Arnold Rubio, exec chef of Tamayo, on grasshoppers, snakes and chiles
This is part one of my interview with Arnold Rubio, exec chef of Tamayo; part two of our chat will run tomorrow.
Arnold Rubio's smile is infectious, and it's all because of Richard Sandoval, the New York-based chef and restaurateur who owns Tamayo (and numerous other restaurants in Colorado and around the world), the modern Mexican restaurant in Larimer Square where Rubio has wielded knives for the past ten years. "Richard inspires me," says Rubio. "If you want to work -- it doesn't matter who you are or where you're from -- and there's an opportunity available, Richard will give you a job."
Born in San Miguel, Rubio lost his father at a young age, and El Salvador wasn't the kind of country that was particularly desirable for a single mother raising a family. "The Salvadoran Civil War was going on, and you never knew what kind of violence was going to erupt next," he recalls, "so my mom moved us to Mexico after my father died, with the eventual goal of moving to the United States for a better life." In Mexico, Rubio spent the majority of his time on his grandfather's more tranquil farm, which is where he learned how to cook. "My grandfather grew tons of vegetables, plus we had some chickens and cows, and my mom and grandmother were always making fresh tortillas -- I loved playing with the masa -- and cheeses, like queso fresco from the cow's milk," he remembers.
Rubio and his family eventually made it across the border to Houston, where he had aunts and uncles, along with a brother who was working as a line cook at a Mexican restaurant. "He got me a job as a busboy, and that's when I first became really interested in playing with food," says Rubio, who adds that he was living with friends who were "always cooking the most amazing soups, tacos, enchiladas and Mexican sandwiches."
After two years as a dish monkey, Rubio landed a gig on the line at Pappasito's Cantina, part of the restaurant group that also owns Pappadeaux Seafood Kitchen and dozens of other joints. After "learning all the basic fundamentals of cooking," he became the chief chile head behind the chain's salsas and soups. "It was a great eight years, and I left with a really good grasp of techniques, flavors and the balance of flavors," says Rubio, who followed one of his chefs to Denver. Together they opened Señorita's Cantina in LoDo (the space now houses Venice), but when it closed after just a year, the chef for whom Rubio was working returned to Houston. Rubio, though, was happy to leave that city in the dust. "I wasn't really that enamored of Houston, but I loved the climate, the people and the cleanliness of Denver, so I wanted to stay and make another opportunity for myself," he explains.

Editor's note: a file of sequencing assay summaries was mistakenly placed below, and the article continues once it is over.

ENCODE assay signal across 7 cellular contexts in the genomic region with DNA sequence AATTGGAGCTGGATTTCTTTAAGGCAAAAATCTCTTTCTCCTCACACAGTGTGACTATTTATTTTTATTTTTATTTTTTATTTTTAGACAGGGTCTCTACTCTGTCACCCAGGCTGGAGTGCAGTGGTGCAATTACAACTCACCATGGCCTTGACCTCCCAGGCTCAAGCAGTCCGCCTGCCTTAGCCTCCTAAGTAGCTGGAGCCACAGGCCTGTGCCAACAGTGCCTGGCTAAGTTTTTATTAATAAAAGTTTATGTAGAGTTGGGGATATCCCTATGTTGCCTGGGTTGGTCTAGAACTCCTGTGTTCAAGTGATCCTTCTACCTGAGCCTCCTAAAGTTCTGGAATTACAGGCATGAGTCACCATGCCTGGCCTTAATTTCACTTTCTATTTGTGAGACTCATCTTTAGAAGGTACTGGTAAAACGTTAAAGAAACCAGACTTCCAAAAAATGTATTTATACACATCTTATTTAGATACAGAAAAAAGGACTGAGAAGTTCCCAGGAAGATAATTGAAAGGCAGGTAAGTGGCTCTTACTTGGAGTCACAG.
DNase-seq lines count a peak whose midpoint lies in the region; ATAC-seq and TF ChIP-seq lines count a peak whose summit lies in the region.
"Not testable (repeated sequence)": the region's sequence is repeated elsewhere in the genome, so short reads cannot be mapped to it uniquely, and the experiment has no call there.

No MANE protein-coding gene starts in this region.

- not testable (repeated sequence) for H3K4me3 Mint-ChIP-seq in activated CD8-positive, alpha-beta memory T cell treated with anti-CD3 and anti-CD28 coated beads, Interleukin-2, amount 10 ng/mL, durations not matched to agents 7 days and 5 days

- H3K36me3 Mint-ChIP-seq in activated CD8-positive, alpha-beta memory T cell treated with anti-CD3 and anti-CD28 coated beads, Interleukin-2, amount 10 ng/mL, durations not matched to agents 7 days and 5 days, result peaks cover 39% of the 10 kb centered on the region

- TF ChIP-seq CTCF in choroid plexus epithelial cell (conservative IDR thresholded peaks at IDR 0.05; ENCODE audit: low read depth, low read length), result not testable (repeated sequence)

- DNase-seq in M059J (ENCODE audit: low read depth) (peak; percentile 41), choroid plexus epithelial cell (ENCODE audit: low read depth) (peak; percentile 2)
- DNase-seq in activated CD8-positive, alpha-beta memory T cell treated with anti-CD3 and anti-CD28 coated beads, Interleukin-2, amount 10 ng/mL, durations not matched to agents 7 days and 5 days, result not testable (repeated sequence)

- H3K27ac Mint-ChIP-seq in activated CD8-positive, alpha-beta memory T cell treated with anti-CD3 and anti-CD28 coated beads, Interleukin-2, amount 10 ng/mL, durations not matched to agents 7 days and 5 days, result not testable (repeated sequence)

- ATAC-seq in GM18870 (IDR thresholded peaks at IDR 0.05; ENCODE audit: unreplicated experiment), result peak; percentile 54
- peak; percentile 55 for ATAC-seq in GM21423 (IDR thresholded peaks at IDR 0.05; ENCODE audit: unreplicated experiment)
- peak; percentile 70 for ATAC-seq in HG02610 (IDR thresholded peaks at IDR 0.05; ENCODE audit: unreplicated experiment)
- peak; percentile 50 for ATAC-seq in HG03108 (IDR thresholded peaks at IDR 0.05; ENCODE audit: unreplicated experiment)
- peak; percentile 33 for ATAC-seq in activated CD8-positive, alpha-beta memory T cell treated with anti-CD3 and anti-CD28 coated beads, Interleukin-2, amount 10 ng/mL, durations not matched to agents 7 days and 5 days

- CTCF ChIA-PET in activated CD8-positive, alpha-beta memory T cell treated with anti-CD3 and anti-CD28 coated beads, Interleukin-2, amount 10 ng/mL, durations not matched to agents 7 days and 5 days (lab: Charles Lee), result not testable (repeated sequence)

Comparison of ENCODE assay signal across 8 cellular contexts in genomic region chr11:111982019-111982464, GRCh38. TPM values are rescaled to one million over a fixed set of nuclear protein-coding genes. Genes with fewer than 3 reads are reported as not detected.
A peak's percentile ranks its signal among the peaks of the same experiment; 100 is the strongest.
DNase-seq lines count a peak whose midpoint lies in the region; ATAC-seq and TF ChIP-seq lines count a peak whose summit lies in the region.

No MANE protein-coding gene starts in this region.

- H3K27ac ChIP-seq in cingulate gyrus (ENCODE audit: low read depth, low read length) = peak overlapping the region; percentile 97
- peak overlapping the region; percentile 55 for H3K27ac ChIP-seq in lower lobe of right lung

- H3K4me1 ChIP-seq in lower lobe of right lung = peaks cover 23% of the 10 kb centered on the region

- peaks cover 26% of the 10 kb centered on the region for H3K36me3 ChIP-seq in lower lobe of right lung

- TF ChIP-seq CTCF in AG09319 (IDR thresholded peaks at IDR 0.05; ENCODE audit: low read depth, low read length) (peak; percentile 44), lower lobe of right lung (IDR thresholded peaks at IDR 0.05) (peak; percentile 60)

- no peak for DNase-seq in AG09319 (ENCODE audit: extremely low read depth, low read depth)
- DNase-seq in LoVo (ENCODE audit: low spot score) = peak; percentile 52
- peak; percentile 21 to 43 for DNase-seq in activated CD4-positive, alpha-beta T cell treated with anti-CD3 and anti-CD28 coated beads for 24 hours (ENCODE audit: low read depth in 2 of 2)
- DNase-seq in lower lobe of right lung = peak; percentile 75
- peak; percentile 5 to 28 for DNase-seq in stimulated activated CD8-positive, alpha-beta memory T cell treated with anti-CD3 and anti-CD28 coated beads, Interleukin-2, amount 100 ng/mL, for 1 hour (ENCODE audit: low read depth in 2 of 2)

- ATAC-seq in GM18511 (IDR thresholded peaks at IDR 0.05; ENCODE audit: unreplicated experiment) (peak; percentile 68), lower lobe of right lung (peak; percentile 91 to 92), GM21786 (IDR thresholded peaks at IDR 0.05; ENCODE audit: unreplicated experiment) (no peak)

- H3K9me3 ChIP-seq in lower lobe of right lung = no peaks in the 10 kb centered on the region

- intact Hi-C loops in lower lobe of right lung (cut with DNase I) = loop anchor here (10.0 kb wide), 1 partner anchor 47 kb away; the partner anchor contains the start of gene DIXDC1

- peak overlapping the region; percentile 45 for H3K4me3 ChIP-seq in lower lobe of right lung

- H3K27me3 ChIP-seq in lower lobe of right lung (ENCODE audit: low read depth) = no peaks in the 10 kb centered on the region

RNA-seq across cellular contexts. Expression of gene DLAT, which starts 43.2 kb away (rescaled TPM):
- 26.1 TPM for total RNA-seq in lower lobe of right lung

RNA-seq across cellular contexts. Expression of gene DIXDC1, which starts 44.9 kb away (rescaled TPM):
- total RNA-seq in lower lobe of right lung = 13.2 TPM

Just as the Cantina closed, Tamayo was gearing up to open. "I wanted to cook at a Mexican restaurant and walked into Tamayo while they were building it," says Rubio, who dropped off an application. It took some perseverance on his part to bag a job: "They kept telling me to come back tomorrow...and then the next day...and the next day -- but I was finally hired as a line cook, working next to Sean Yontz," he says. Three months later, he was offered the junior sous-chef spot. When Yontz left, Rubio secured the sous-chef position, and then, when the executive chef moved to another Sandoval restaurant in Dubai, Rubio became Sandoval's right-hand man. "I have such an intense passion for cooking and Mexican cuisine, and working for Richard is one of the most amazing things I've ever done in my life," says Rubio, who in the following interview showers love on his wife's gorditas, hints that he may add grasshoppers to his menu, and warns that if you want to work in his kitchen, you'd better be a neat freak.